Since post-colonial times, rocking hair in its natural form has often been despised. Girls have been made to believe that hair should be relaxed to make it easy to comb or do away with it completely. This perhaps is the reason many Ugandan schools swear to keep teenage girls focused on studies and not hair.
Brenda Kamurasi, the founder of Uzuri Natural Hair Salon, which specialises in natural hair, explains that the mindset, is however, changing with a new found love for kinky and curls, not just here in Uganda but all around the world.
Have women finally learnt to love hair in its natural form? Lyn Atwiine, a beauty magazine editor, who has had natural hair for two years, explains: “Women are beginning to appreciate that relaxing chemicals damage hair and scalps. Women are letting go of the mental slavery that had them thinking relaxed hair was the best.”
She, however, believes the rise of hair influencers rocking their kinks and coils has hugely triggered the natural hair movement.
Kamurasi believes social media has given natural hair enthusiasts a platform to share beauty tips and ideas freely about natural hair.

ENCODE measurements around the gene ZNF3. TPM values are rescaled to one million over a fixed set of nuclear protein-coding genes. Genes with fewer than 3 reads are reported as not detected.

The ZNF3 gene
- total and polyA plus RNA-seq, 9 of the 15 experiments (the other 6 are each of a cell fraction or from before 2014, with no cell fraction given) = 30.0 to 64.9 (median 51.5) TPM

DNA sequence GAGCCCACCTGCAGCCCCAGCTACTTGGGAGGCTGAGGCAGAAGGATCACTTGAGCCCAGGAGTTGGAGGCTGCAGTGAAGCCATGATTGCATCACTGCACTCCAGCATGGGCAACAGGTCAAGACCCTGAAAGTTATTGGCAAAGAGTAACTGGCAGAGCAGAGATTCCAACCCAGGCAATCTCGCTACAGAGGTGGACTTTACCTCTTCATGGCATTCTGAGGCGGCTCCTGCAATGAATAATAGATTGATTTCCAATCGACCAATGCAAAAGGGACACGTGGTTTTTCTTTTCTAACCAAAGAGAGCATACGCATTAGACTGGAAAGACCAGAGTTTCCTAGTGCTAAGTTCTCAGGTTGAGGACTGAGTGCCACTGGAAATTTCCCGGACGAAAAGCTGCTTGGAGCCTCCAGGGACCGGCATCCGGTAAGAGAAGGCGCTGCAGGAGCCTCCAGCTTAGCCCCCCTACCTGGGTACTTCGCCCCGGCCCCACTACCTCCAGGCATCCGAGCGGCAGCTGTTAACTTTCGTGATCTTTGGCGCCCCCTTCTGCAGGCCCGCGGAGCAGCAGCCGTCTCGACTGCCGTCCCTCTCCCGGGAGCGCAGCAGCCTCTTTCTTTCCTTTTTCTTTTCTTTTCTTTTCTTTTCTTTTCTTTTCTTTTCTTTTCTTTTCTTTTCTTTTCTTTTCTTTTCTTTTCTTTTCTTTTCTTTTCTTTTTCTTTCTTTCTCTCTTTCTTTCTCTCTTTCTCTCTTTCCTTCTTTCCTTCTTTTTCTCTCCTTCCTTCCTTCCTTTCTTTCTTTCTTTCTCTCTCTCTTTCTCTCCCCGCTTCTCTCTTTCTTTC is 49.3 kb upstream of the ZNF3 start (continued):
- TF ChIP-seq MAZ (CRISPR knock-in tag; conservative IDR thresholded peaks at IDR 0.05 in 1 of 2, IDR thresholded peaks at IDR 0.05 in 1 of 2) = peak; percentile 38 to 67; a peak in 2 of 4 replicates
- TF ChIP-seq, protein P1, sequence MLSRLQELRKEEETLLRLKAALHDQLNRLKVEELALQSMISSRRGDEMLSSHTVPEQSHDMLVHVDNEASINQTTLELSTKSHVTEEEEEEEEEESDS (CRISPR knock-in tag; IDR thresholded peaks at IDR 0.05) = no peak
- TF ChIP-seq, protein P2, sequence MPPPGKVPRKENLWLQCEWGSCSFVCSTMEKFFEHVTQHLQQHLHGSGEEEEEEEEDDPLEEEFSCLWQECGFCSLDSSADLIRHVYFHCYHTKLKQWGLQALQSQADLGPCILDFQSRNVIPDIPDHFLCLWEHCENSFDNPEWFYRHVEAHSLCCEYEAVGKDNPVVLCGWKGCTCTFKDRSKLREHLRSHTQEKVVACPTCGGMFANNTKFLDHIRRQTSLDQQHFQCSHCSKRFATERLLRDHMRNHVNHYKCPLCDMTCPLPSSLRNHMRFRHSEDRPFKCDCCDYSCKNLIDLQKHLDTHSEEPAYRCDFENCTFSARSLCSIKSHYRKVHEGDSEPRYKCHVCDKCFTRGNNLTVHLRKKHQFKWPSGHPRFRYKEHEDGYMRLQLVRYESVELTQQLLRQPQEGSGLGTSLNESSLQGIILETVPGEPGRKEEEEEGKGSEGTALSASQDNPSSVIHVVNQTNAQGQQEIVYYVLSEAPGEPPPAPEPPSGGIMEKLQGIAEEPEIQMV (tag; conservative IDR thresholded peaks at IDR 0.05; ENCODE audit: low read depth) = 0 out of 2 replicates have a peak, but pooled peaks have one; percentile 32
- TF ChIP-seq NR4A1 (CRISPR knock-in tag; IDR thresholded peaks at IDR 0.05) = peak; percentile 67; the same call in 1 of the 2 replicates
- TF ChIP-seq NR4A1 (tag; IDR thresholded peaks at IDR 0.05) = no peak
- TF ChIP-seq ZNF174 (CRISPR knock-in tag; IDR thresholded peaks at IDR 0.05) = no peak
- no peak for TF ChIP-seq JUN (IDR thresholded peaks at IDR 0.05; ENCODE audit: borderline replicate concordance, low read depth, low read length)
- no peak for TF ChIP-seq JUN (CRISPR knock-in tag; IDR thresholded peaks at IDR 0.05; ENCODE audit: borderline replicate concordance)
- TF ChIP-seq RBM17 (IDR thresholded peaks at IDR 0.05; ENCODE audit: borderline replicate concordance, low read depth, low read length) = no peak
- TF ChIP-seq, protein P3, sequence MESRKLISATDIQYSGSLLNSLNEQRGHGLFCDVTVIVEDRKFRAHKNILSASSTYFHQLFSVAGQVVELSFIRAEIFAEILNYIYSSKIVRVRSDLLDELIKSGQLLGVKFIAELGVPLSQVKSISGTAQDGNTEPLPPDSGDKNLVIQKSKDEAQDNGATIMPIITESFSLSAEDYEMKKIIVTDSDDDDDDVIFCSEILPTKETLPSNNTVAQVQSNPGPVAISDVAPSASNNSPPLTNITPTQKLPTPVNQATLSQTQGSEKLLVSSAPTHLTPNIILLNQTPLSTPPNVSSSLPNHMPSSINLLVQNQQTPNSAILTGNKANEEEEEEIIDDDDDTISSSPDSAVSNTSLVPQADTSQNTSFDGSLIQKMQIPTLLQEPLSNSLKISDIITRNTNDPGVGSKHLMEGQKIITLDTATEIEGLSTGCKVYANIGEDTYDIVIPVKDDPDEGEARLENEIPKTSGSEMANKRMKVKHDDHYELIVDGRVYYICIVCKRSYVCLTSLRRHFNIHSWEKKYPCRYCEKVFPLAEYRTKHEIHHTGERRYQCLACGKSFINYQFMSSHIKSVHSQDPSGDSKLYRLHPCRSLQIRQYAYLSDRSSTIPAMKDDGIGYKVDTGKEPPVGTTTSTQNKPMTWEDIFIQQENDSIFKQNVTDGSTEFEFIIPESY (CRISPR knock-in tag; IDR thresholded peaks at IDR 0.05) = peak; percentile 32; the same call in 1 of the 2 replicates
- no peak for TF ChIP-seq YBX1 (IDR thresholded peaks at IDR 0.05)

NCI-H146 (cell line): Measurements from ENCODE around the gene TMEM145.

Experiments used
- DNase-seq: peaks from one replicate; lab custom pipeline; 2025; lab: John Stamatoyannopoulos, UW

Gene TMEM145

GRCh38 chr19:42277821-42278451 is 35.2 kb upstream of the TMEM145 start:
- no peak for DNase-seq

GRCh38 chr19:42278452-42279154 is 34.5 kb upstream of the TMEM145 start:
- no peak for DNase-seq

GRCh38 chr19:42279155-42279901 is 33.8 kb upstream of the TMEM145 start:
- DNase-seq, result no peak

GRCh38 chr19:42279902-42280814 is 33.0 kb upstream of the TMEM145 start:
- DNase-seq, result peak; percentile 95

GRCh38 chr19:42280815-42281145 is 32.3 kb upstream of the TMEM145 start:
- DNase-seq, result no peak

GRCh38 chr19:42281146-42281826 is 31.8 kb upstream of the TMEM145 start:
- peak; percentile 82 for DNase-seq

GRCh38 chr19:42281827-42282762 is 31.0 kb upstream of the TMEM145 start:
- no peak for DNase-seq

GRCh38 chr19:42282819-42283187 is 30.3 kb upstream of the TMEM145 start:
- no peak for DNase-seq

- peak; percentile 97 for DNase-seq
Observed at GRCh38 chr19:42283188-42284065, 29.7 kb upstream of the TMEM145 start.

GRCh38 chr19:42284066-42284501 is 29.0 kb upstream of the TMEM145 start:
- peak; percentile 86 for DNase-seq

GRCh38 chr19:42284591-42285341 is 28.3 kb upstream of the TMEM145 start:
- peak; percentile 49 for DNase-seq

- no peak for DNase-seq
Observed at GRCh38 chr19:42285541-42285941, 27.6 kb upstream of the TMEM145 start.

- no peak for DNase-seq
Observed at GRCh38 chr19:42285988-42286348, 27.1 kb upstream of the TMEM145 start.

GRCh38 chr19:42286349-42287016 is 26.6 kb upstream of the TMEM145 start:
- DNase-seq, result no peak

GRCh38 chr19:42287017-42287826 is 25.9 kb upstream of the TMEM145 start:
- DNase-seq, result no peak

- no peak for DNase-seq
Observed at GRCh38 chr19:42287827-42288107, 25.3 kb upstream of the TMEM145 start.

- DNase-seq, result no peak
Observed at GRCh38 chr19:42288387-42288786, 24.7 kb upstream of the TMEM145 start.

She says: “The hair care product market has an unlimited access to natural hair products on the market now, which makes it easy to manage natural hair,” she adds.
‘The big chop’ is a term natural hair enthusiasts use to mean cutting all your relaxed hair, leaving only growth, which is natural hair. This means the start of a natural hair journey.
Atwiine learnt about the ‘big chop’ on Pinterest. “I chose to go natural after a bad salon retouch burn. She says she was convinced to learn how to take care of her natural hair.
Both Atwiine and Kamurasi agree that the natural hair journey requires a lot of learning
“Natural hair differs in texture, density, length and thickness. You need to know your hair type and what works for you. Explore until you land on a treatment that works for you,” Kamurasi advises.
Do women with natural hair ever feel like giving up? “Whenever I feel tired of my natural hair, I run into the arms of a protective style such as braids or a wig. By the time I take them down, I am yearning to touch my hair again,” says Atwiine.